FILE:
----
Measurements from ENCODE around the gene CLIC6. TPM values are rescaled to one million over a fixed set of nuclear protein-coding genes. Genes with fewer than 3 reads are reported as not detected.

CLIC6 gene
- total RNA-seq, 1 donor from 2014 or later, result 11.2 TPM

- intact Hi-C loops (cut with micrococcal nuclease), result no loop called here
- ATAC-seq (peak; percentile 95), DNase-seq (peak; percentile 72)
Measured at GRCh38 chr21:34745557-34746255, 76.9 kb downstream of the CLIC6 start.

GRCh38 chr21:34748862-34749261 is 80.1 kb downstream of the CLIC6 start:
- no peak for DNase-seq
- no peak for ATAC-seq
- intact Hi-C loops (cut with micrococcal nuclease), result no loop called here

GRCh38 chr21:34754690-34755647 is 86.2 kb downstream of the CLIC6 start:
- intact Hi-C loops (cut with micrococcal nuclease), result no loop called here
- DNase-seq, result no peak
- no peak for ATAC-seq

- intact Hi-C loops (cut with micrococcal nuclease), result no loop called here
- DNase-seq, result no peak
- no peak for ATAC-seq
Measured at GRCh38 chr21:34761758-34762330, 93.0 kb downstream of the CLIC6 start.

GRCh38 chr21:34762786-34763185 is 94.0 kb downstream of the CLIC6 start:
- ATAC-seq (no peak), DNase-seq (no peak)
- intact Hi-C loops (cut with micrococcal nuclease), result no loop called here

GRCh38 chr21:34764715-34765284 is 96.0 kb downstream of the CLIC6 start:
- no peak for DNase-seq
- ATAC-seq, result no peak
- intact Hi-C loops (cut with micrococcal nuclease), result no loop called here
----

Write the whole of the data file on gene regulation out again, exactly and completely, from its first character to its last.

Measurements from ENCODE around the gene CLIC6. TPM values are rescaled to one million over a fixed set of nuclear protein-coding genes. Genes with fewer than 3 reads are reported as not detected.

CLIC6 gene
- total RNA-seq, 1 donor from 2014 or later, result 11.2 TPM

- intact Hi-C loops (cut with micrococcal nuclease), result no loop called here
- ATAC-seq (peak; percentile 95), DNase-seq (peak; percentile 72)
Measured at GRCh38 chr21:34745557-34746255, 76.9 kb downstream of the CLIC6 start.

GRCh38 chr21:34748862-34749261 is 80.1 kb downstream of the CLIC6 start:
- no peak for DNase-seq
- no peak for ATAC-seq
- intact Hi-C loops (cut with micrococcal nuclease), result no loop called here

GRCh38 chr21:34754690-34755647 is 86.2 kb downstream of the CLIC6 start:
- intact Hi-C loops (cut with micrococcal nuclease), result no loop called here
- DNase-seq, result no peak
- no peak for ATAC-seq

- intact Hi-C loops (cut with micrococcal nuclease), result no loop called here
- DNase-seq, result no peak
- no peak for ATAC-seq
Measured at GRCh38 chr21:34761758-34762330, 93.0 kb downstream of the CLIC6 start.

GRCh38 chr21:34762786-34763185 is 94.0 kb downstream of the CLIC6 start:
- ATAC-seq (no peak), DNase-seq (no peak)
- intact Hi-C loops (cut with micrococcal nuclease), result no loop called here

GRCh38 chr21:34764715-34765284 is 96.0 kb downstream of the CLIC6 start:
- no peak for DNase-seq
- ATAC-seq, result no peak
- intact Hi-C loops (cut with micrococcal nuclease), result no loop called here